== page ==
Most of the coverage of Labour’s leadership contest has focused on the candidates. But what about the people who will be choosing between Corbyn, Burnham, Cooper and Kendall? In May 2015, we surveyed 1,180 Labour Party members as part of a wider research project into party membership in the UK funded by the Economic and Social Research Council (ESRC). Here’s some of what we found.
1 They don’t necessarily live where Labour support is strongest
True, getting on for a fifth of Labour Party members live in its London stronghold, but nearly a third of them live in southern England outside the capital.
2 Men outnumber women – but not by much
The ratio – six men for every four women – is exactly the same as it is in the Parliamentary Labour Party.
3 There aren’t many horny-handed sons (or daughters) of toil among them
Just over two-thirds of Labour Party members can be categorised as ABC1, with just under a third being what marketers call C2DEs. Well over half of them (56%) are graduates. Some 44% of Labour members work in the public sector – over twice as many as in the electorate as a whole.
4 Ethnic minorities are slightly underrepresented at the grassroots
Around 13% of the UK population is from an ethnic minority – compared 9% of Labour Party members.
5 Younger people tend to support the Labour Party but its members are by no means all spring chickens
The average Labour Party member is 51 years old – only a little younger than the average Tory member, incidentally – with only 14% of the membership younger than thirty. The average member has been in the party for 18 years.
6 A sizable minority of members don’t do anything for the party other than pay their subs
Around a third of members fall into this category, and even during the five weeks of the election campaign around a quarter of Labour’s grassroots did nothing other than, presumably, cheer it on from the side-lines. Even those who did make the effort tended to prefer the less demanding stuff: just over half displayed posters or liked things on Facebook, whereas only a third claimed to have done any phone or face-to-face canvassing.
7 On balance, Labour’s grassroots are pretty positive about their experience of membership
True, around a third of members feel the leadership doesn’t pay them much attention and a quarter even go so far as to say that it doesn’t respect them. Around a third confess that doing stuff for the party can be pretty boring at times and over half worry about it taking time away from family. But nearly nine out of ten members think that working together with other party members can make a real difference, and two-thirds see membership as a good way of meeting interesting people. And three-quarters of members say that membership has lived up to their expectations.
8 Labour Party members are really pretty left wing
When we asked grassroots members to place themselves on a left-right spectrum running from zero (“very left wing”) to ten (“very right wing”), the average score was 2.39 – interestingly, slightly to the left of the average SNP member and only just to the right of the average member of the Greens; Lib Dem members placed themselves considerably closer towards the centre. On specific issues, just over 90% of Labour members think cuts to public spending have gone too far. About the same proportion want to see government redistributing income from the better-off to the less well-off. Just over 80% think that management will always try to get the better of employees if it gets the chance. So, although only two out of our 1200 Labour Party members wrote down Jeremy Corbyn’s name when we asked them to tell us who should replace Ed Miliband, no-one should be too surprised if he attracts more support than some in the Party hoped would be the case.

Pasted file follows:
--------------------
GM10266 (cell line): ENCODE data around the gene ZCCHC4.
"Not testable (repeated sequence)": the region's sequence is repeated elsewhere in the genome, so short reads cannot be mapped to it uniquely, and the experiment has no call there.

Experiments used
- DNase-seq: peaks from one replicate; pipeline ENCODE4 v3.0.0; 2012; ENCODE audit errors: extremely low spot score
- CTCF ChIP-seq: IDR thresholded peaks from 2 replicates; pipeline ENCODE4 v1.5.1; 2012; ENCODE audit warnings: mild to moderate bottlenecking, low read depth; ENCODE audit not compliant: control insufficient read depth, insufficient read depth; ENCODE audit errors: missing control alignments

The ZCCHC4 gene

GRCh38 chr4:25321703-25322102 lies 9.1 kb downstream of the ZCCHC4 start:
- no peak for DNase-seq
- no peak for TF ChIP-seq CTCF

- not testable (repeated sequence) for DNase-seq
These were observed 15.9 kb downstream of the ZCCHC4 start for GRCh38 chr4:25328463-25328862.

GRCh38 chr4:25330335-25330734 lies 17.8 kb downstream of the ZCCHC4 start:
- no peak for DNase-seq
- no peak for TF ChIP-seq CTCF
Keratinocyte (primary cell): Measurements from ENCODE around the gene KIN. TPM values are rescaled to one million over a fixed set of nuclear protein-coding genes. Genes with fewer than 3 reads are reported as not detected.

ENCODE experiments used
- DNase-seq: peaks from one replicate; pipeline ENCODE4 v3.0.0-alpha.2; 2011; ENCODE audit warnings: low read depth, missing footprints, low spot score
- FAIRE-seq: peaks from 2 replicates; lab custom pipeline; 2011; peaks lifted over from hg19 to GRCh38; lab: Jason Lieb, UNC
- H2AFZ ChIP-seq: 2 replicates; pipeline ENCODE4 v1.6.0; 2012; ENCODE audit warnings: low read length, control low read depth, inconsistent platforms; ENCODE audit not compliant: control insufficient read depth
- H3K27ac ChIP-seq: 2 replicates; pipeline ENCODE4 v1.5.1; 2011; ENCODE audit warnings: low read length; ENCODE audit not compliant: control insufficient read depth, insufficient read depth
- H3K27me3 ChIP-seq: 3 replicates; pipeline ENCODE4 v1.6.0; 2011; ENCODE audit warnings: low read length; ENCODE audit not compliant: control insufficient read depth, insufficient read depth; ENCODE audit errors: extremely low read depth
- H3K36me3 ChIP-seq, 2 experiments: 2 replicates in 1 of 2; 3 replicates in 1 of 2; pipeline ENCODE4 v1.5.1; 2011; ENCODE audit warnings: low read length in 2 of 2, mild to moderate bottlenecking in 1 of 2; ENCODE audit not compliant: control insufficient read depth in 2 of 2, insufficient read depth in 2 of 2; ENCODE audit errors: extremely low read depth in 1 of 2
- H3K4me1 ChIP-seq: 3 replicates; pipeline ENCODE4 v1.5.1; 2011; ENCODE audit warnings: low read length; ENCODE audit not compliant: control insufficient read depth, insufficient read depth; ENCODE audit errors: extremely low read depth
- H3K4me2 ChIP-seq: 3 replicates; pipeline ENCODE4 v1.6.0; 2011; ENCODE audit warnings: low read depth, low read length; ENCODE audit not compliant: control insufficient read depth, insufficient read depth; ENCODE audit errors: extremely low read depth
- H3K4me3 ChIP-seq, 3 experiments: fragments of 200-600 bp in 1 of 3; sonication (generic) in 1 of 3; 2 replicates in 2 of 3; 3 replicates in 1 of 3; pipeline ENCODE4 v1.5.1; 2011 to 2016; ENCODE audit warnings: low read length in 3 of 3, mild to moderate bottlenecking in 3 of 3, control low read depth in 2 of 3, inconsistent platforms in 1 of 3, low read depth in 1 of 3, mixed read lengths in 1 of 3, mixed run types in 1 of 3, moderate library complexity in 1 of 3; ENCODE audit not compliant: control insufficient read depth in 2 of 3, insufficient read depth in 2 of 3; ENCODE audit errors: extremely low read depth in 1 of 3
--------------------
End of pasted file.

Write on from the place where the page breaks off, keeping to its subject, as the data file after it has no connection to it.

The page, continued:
9 Labour Party members are, by and large, liberal cosmopolitans
Only one in 10 would countenance the death penalty and only one in five think we need to censor films and magazines to preserve this country’s morals. On Europe, 85 per cent of Labour Party members intend to vote to stay in the EU irrespective of the package Cameron renegotiates with other member states prior to the referendum. Eight out of ten think that immigration is good for the economy, with the same number believing that it enriches Britain’s cultural life.
10 And finally…Labour isn’t the only organisation they belong to
Trade union leaders reckon they’ve persuaded lots of their members to join the Party since the election in the hope of influencing its choice of leader. When we surveyed Party members, however, only four out of ten of them belonged to a union. Still, that’s a higher proportion than in the UK as a whole, where just one in four employees now belongs to a union – 14% in the private sector and 55% in the public sector. And Labour Party members are much more likely to belong to unions than any other organisation. Just one in five said they belonged to the National Trust – and even that was twice as many as said they belonged to English Heritage and the RSPB respectively. Only one per cent of Labour members, incidentally, said they belonged to Weight Watchers – precisely the same proportion who are in the WI.
Tim Bale is Professor of Politics at Queen Mary University of London and author of Five Year Mission: The Labour Party under Ed Miliband. Paul Webb is Professor of Politics at the University of Sussex.
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